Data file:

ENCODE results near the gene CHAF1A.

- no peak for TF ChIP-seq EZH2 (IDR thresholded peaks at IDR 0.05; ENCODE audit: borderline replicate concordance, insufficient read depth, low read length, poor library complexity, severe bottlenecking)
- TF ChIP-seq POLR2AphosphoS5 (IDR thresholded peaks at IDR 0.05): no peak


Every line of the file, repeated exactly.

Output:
ENCODE results near the gene CHAF1A.

- no peak for TF ChIP-seq EZH2 (IDR thresholded peaks at IDR 0.05; ENCODE audit: borderline replicate concordance, insufficient read depth, low read length, poor library complexity, severe bottlenecking)
- TF ChIP-seq POLR2AphosphoS5 (IDR thresholded peaks at IDR 0.05): no peak